The traveler | Local activists hold rally for International Women’s Day, reproductive rights

Last Sunday, members of various activist groups came together for a rally in honor of International Women’s Day and in support of reproductive rights. The rally, which took place at Plaza Ferdinand in downtown Pensacola, grew out of a collaborative effort by three groups and drew dozens of spectators, including those passing by on their way to other activities.

With banners in hand, members of the Pensacola Democratic Socialists of America (DSA), Defenders of Dreams and the Party for Socialism and Liberation (PSL) surrounded the WD Chipley monument in support of what they call a fight for women’s rights.

“For me, Women’s Day is about honoring the legacy of more than a hundred years of fighting for women’s rights, whether it’s the right to vote or the right to reproductive autonomy, including access to control of the fertility and abortion,” said Sarah Brummet, a PSL member who served as MC for the event.

The rally comes after a bill was recently passed in the Florida Senate to effectively ban women from having abortions after 15 weeks of pregnancy, with no exceptions for victims of rape, incest or human trafficking. Under the bill, abortions would only be possible if a doctor declares that terminating the pregnancy could save a woman’s life or prevent substantial and irreversible damage to an “important bodily function.” Other exceptions include a fetus that has a fatal abnormality or has not yet developed sufficiently.

Originally introduced by state Rep. Erin Grall, R-Vero Beach, the bill has drawn backlash from those who accuse its creators of inserting personal religious positions into the legislature at large.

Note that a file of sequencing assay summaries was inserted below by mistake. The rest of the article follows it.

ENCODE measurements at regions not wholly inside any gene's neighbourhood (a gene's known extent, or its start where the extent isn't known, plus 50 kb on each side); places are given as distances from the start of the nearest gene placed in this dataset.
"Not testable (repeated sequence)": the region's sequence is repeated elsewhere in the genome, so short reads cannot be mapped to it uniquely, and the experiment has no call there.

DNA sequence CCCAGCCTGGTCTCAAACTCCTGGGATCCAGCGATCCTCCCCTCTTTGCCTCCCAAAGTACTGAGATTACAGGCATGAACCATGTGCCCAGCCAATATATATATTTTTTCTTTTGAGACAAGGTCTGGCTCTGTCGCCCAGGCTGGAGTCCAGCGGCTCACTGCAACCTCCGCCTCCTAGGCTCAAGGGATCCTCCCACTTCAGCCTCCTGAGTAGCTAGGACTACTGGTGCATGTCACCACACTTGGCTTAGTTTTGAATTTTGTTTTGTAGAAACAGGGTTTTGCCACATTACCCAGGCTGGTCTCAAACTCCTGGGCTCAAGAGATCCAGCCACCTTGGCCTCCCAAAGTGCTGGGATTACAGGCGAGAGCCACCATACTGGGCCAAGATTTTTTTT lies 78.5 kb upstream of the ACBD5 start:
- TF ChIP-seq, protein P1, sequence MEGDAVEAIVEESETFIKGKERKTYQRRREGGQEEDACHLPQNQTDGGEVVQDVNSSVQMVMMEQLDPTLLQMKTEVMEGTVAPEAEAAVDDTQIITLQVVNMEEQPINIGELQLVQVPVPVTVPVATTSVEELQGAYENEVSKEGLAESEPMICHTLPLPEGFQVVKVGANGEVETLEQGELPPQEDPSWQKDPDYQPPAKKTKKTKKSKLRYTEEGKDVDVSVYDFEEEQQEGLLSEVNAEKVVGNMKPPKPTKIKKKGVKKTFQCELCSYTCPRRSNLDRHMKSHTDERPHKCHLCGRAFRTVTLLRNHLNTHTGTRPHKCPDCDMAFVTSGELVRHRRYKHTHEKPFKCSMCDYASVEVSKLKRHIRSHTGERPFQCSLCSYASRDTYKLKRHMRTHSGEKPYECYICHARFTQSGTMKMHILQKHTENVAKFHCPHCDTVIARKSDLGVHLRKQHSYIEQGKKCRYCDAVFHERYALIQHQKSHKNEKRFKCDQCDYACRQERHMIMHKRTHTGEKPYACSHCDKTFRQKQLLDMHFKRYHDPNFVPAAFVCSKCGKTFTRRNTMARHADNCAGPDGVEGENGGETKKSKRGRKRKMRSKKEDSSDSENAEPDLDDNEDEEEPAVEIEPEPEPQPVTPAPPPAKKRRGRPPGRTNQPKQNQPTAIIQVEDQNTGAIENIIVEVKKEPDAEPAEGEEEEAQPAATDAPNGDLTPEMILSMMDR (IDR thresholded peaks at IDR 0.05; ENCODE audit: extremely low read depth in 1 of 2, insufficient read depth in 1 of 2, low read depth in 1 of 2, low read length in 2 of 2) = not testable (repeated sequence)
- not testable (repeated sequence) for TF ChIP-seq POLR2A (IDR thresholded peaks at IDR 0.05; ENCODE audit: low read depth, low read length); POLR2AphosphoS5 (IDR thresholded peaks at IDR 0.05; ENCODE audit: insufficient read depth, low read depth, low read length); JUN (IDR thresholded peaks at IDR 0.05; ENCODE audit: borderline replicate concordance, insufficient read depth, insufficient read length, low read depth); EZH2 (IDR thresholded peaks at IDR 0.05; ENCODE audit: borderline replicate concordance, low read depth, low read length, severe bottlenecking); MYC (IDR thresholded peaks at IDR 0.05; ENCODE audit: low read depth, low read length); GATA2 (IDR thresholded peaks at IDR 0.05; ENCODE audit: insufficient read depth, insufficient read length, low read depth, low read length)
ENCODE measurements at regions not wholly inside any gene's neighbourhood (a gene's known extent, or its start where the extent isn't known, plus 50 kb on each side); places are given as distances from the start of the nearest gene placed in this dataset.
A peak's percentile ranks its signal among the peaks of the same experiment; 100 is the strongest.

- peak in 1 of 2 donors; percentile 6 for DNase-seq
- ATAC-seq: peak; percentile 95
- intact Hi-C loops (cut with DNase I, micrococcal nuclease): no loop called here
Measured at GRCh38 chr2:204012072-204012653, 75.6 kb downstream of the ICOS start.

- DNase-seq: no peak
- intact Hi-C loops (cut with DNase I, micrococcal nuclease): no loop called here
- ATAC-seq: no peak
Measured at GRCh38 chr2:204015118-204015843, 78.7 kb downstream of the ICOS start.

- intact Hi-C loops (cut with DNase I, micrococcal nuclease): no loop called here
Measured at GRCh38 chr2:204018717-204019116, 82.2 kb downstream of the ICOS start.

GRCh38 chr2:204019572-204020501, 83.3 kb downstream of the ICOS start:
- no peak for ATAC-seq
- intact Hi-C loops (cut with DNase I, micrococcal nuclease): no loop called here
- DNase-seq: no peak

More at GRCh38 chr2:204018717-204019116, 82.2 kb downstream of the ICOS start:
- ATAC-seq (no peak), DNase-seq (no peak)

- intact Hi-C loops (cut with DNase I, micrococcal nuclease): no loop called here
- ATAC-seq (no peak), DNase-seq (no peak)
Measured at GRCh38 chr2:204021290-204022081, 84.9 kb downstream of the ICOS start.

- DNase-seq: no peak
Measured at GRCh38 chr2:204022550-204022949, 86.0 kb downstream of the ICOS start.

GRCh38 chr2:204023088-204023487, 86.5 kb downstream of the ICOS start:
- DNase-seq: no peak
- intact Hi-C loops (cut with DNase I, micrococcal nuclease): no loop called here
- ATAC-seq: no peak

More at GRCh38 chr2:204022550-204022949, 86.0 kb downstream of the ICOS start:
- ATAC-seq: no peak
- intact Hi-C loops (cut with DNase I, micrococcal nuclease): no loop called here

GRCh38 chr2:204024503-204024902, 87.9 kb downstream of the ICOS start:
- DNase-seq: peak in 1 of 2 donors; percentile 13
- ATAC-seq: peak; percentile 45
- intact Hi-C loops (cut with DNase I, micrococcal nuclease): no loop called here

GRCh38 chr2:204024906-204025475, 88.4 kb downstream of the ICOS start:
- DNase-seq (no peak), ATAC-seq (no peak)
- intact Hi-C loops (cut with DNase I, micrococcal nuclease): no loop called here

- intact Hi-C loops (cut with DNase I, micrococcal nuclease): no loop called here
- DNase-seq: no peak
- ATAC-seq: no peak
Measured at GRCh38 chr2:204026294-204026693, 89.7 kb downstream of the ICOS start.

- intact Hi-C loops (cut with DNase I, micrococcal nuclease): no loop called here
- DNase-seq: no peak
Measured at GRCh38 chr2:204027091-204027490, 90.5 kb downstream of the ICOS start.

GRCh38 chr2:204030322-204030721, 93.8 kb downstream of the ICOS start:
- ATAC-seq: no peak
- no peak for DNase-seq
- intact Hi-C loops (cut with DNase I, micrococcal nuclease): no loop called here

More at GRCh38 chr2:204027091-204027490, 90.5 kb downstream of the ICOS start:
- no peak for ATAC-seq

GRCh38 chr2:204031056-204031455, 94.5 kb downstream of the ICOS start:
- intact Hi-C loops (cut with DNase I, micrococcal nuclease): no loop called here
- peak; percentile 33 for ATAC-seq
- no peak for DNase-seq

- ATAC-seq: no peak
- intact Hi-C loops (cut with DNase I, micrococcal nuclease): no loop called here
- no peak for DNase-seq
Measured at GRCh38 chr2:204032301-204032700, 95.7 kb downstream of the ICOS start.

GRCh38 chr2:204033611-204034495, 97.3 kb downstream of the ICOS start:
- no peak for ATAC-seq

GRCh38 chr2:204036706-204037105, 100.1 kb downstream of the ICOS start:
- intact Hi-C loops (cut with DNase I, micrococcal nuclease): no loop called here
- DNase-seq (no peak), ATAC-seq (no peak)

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Grall contends otherwise, saying the bill is based instead on progress made in the field of science.

“This is not about religion,” Grall said. “These are advances in genetics and related fields that make it clear that a new and unique human being is formed at the moment of conception.”

Critics of the bill, now known as the “Reduction of Fetal and Infant Mortality” law, see it as an attack on women’s rights, asserting that the decision to continue or abort a pregnancy is solely in the hands of women. the woman.

“I believe that each person should have the freedom to be who they are for themselves. What they do with her body should not be dictated by men or anyone else.”

— Pensacola Dream Defenders chapter member, Karoline Nova

This sentiment was initially cemented in the case of Roe v. Wade, which was passed in 1973 after a Texas woman tried to have an abortion but was prevented by the state’s abortion laws. The landmark case, after three years of proceedings, would consider abortion restrictions “unconstitutional” and allow abortion up to 24 weeks (about 5 1/2 months) of pregnancy.

Since Roe v. Wade, the act of abortion has been a heated debate in several states. The state of Mississippi is currently embroiled in ongoing legal proceedings (Dobbs v. Jackson Women’s Health Organization) over a ban on abortions after 15 weeks, an act that could potentially overturn Roe v. Jackson. Wade.

Many supporters of Florida’s new legislation, which is quite similar to Mississippi’s, see the bill as “supportive of life” and not entirely restrictive of women, who they say will still have plenty of time to make up their minds.

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“The only thing we ask in this bill is that whatever decision you make, you make it before 15 weeks,” said Republican Sen. Ileana Garcia.

For those attending the rally, the bill serves as a reality check, reflecting the failure of officials on both the right and left to ensure equality and freedom for all.

For Travis Cummins, a member of the DSA, the efforts to reduce personal freedom are openly shown through this bill. Cummins says the bill falls short of the “pro-life” title commonly used in campaigns by some of the country’s leading right-wing Republican and Christian groups.

“It’s become a political symbol for them to be able to say they care about life,” Cummins said. “But it seems they only care about fetuses, not actual human beings.”

Opponents like Brummet say bills like this are often “patriarchal” in nature and leave women with only one option: fight back.

“I think women have a choice, and that is to organize and fight and organize militantly in the streets,” Brummet said.

As of March 3, the bill is in the hands of Governor DeSantis and, if signed, will go into effect on July 1.